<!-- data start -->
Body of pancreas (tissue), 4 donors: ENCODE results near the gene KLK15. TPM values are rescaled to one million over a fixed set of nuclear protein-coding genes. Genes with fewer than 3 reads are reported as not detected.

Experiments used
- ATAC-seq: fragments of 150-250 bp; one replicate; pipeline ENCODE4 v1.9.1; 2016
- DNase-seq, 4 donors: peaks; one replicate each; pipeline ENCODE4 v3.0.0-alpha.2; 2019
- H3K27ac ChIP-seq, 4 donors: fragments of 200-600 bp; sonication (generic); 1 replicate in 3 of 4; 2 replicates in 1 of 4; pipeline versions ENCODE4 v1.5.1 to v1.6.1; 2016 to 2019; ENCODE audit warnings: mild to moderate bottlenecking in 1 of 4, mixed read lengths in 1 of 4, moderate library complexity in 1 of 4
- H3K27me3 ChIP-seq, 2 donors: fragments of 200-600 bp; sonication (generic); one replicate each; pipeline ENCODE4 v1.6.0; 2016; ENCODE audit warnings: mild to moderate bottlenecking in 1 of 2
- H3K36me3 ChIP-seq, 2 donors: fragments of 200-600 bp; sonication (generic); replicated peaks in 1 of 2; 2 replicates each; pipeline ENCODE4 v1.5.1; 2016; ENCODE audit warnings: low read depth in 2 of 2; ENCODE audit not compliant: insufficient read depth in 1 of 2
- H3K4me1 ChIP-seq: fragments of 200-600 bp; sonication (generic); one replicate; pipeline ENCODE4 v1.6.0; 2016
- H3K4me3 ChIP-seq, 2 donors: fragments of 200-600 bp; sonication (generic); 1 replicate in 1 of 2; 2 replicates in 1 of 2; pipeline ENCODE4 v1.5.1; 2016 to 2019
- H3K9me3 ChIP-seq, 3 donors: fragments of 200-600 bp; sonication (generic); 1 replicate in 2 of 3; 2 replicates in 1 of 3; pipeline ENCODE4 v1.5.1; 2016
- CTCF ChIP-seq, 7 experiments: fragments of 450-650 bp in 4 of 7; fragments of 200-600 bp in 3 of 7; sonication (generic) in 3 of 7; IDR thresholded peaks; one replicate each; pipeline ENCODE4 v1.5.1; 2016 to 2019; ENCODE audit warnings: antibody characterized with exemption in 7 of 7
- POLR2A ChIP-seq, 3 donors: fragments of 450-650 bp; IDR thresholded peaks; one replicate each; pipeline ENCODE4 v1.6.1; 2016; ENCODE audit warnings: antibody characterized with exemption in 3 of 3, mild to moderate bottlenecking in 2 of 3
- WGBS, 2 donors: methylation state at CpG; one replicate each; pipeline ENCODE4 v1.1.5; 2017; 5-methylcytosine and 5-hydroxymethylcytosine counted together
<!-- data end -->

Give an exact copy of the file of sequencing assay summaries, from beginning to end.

Body of pancreas (tissue), 4 donors: ENCODE results near the gene KLK15. TPM values are rescaled to one million over a fixed set of nuclear protein-coding genes. Genes with fewer than 3 reads are reported as not detected.

Experiments used
- ATAC-seq: fragments of 150-250 bp; one replicate; pipeline ENCODE4 v1.9.1; 2016
- DNase-seq, 4 donors: peaks; one replicate each; pipeline ENCODE4 v3.0.0-alpha.2; 2019
- H3K27ac ChIP-seq, 4 donors: fragments of 200-600 bp; sonication (generic); 1 replicate in 3 of 4; 2 replicates in 1 of 4; pipeline versions ENCODE4 v1.5.1 to v1.6.1; 2016 to 2019; ENCODE audit warnings: mild to moderate bottlenecking in 1 of 4, mixed read lengths in 1 of 4, moderate library complexity in 1 of 4
- H3K27me3 ChIP-seq, 2 donors: fragments of 200-600 bp; sonication (generic); one replicate each; pipeline ENCODE4 v1.6.0; 2016; ENCODE audit warnings: mild to moderate bottlenecking in 1 of 2
- H3K36me3 ChIP-seq, 2 donors: fragments of 200-600 bp; sonication (generic); replicated peaks in 1 of 2; 2 replicates each; pipeline ENCODE4 v1.5.1; 2016; ENCODE audit warnings: low read depth in 2 of 2; ENCODE audit not compliant: insufficient read depth in 1 of 2
- H3K4me1 ChIP-seq: fragments of 200-600 bp; sonication (generic); one replicate; pipeline ENCODE4 v1.6.0; 2016
- H3K4me3 ChIP-seq, 2 donors: fragments of 200-600 bp; sonication (generic); 1 replicate in 1 of 2; 2 replicates in 1 of 2; pipeline ENCODE4 v1.5.1; 2016 to 2019
- H3K9me3 ChIP-seq, 3 donors: fragments of 200-600 bp; sonication (generic); 1 replicate in 2 of 3; 2 replicates in 1 of 3; pipeline ENCODE4 v1.5.1; 2016
- CTCF ChIP-seq, 7 experiments: fragments of 450-650 bp in 4 of 7; fragments of 200-600 bp in 3 of 7; sonication (generic) in 3 of 7; IDR thresholded peaks; one replicate each; pipeline ENCODE4 v1.5.1; 2016 to 2019; ENCODE audit warnings: antibody characterized with exemption in 7 of 7
- POLR2A ChIP-seq, 3 donors: fragments of 450-650 bp; IDR thresholded peaks; one replicate each; pipeline ENCODE4 v1.6.1; 2016; ENCODE audit warnings: antibody characterized with exemption in 3 of 3, mild to moderate bottlenecking in 2 of 3
- WGBS, 2 donors: methylation state at CpG; one replicate each; pipeline ENCODE4 v1.1.5; 2017; 5-methylcytosine and 5-hydroxymethylcytosine counted together